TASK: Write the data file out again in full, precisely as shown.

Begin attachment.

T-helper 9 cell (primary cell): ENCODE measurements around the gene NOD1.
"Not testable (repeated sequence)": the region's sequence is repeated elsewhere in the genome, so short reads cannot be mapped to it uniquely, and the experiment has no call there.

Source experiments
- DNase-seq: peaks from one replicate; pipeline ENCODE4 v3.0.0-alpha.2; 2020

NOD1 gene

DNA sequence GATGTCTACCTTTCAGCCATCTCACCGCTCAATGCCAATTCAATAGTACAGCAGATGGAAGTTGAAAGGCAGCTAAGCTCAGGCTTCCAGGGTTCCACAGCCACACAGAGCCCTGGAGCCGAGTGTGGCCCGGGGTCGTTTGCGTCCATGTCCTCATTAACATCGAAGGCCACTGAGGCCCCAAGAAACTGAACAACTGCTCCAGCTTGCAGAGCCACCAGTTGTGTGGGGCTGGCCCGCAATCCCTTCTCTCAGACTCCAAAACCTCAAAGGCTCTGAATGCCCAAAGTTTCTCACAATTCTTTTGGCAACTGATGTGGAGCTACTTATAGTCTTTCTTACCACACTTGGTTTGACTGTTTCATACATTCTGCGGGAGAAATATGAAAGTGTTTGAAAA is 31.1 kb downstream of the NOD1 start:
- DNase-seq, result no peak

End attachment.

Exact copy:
T-helper 9 cell (primary cell): ENCODE measurements around the gene NOD1.
"Not testable (repeated sequence)": the region's sequence is repeated elsewhere in the genome, so short reads cannot be mapped to it uniquely, and the experiment has no call there.

Source experiments
- DNase-seq: peaks from one replicate; pipeline ENCODE4 v3.0.0-alpha.2; 2020

NOD1 gene

DNA sequence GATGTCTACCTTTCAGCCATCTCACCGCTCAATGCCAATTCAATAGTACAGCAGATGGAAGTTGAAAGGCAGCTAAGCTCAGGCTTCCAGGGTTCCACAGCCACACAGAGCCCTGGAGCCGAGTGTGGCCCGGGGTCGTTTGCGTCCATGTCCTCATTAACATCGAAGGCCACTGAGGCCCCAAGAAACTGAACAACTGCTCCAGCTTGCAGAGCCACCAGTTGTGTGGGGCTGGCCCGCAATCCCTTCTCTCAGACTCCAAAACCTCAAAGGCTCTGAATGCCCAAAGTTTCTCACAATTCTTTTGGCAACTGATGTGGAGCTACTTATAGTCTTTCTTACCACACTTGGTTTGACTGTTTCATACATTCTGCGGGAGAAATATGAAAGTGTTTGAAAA is 31.1 kb downstream of the NOD1 start:
- DNase-seq, result no peak